• You commit to cutting back on activities that don’t fall under the umbrella of “meaningful work.”

For example, Rubin thought that it would be useful to her passion of book creation if she dedicated more of her time to reading books. To accomplish this, she committed to letting herself read whatever she wanted—including children’s books or books she’d already read; engaging others with her passion by asking for recommendations and discussing books; and cutting back on aimless activities that were keeping her from spending time on her passion, such as watching television. 

Don’t Focus on Results 

Part of practicing your passion in a way that’s meaningful to you is letting go of the idea of a prestigious result. Removing the pressure of “success” helps you more fully immerse yourself in your passion in two ways. 

  1. You feel free to experiment within your passion—perhaps you want to try a week of photographing only blue objects, or spend a day speed-drawing self-portraits. When you’re aiming for success or recognition, these activities can feel like an off-track waste of time and you might avoid them. But this “unproductive” work can be valuable. For example, Rubin kept journals of random thoughts, ideas, and quotations—eventually, several of her books were conceived from her “unproductive” note-taking. 
  2. You get more enjoyment and happiness out of your passion when you don’t have the burden of expectation. When your expectations for yourself are high, failure can be discouraging. On the other hand, when your expectations are low (or ideally, nonexistent) you can embrace failure more readily and have fun with it. 

Learn a New Way to Further Your Passion

Engage more fully with your passion is to find a new way to express it. This expands the horizons of your activity and naturally creates learning opportunities—keeping your passion fresh and interesting. There are a few ways to express your passion differently:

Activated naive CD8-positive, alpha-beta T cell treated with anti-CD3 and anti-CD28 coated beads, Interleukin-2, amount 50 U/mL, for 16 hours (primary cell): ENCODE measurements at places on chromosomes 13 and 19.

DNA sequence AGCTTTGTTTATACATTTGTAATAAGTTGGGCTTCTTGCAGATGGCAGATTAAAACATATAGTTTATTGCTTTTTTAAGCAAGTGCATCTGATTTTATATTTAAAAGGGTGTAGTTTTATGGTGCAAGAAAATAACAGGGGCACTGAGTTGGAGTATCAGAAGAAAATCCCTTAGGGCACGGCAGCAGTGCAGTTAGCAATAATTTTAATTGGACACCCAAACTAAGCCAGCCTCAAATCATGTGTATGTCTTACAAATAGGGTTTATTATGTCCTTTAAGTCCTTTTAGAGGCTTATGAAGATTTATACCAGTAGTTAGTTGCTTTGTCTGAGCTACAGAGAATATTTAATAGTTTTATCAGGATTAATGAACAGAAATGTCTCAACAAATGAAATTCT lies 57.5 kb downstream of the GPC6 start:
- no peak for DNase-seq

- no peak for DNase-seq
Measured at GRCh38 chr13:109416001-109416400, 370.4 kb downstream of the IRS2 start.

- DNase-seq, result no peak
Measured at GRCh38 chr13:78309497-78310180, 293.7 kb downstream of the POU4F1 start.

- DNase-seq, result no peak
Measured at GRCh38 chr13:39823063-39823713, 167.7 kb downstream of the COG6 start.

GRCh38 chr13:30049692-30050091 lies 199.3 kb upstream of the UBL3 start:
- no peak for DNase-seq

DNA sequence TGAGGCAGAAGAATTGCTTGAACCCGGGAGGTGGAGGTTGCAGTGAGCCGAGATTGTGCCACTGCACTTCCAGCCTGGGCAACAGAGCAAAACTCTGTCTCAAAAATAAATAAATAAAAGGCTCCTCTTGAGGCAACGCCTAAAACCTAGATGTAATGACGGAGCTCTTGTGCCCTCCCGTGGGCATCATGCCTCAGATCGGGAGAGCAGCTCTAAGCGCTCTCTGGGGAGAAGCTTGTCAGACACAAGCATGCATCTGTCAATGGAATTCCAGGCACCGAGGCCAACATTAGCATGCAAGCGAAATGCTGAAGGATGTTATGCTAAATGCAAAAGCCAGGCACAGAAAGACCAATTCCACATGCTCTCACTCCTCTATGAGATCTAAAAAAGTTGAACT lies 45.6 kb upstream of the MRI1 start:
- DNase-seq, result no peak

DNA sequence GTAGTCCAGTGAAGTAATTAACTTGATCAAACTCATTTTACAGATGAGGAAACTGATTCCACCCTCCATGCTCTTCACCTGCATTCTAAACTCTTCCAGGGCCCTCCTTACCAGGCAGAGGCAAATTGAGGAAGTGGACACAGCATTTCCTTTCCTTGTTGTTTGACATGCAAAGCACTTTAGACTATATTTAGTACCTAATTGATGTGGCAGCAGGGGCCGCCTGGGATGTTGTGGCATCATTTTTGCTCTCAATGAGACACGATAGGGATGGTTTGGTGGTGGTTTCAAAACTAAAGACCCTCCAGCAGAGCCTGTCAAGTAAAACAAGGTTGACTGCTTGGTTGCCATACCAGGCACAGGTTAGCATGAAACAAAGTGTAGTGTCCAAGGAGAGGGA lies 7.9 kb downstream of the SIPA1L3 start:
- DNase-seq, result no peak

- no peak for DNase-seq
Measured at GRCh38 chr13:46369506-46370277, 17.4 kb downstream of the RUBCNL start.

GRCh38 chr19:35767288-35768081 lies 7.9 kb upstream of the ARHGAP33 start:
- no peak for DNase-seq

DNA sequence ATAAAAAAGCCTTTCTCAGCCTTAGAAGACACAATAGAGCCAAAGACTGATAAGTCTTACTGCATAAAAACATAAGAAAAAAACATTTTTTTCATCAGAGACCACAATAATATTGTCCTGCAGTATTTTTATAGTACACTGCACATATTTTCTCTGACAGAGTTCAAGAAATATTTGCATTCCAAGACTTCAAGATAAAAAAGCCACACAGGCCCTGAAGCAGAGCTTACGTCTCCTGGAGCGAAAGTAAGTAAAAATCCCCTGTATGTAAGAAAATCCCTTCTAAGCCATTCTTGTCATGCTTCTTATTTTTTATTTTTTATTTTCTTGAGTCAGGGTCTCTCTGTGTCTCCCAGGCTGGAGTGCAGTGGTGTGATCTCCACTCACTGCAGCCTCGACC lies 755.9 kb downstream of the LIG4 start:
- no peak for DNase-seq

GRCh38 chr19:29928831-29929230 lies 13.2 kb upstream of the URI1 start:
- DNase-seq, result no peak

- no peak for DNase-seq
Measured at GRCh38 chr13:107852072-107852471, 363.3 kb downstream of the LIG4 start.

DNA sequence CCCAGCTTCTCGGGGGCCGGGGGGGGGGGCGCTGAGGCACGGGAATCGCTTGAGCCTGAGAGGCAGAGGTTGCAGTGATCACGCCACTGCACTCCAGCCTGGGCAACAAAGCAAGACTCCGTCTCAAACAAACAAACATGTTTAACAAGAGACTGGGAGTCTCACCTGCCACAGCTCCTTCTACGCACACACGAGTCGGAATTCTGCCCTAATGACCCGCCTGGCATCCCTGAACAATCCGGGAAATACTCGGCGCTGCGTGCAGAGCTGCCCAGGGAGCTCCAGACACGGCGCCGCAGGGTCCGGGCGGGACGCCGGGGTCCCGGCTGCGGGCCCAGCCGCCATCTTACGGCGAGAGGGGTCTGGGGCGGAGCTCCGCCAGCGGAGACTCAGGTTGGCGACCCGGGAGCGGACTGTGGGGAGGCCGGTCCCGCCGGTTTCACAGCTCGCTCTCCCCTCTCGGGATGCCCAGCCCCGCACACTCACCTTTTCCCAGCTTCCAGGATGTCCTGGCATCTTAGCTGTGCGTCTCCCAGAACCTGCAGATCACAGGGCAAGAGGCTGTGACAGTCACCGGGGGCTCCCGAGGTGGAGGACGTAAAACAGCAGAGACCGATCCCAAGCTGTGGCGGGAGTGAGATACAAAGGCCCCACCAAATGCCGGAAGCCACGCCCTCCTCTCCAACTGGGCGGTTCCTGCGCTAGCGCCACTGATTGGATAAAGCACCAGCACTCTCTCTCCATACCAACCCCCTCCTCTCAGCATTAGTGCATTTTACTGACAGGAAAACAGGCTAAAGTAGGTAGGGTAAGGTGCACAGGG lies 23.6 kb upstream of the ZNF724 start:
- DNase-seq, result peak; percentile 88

• Try a new medium: For example, a painter could experiment with surfaces other than canvas or make pigments from natural materials. A writer who mainly deals in poetry could write a series of short stories.

Learn a new technology: Rubin learned how to use several new websites to create bound books, turning several of her scattered ideas and photos into bound collections. If you’re a writer or photographer, perhaps you could start a blog or a website.

Find Your Passion—Then Commit to Pursuing It

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  • How to increase the overall happiness in your daily life
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Darya Sinusoid

Darya’s love for reading started with fantasy novels (The LOTR trilogy is still her all-time-favorite). Growing up, however, she found herself transitioning to non-fiction, psychological, and self-help books. She has a degree in Psychology and a deep passion for the subject. She likes reading research-informed books that distill the workings of the human brain/mind/consciousness and thinking of ways to apply the insights to her own life. Some of her favorites include Thinking, Fast and Slow, How We Decide, and The Wisdom of the Enneagram.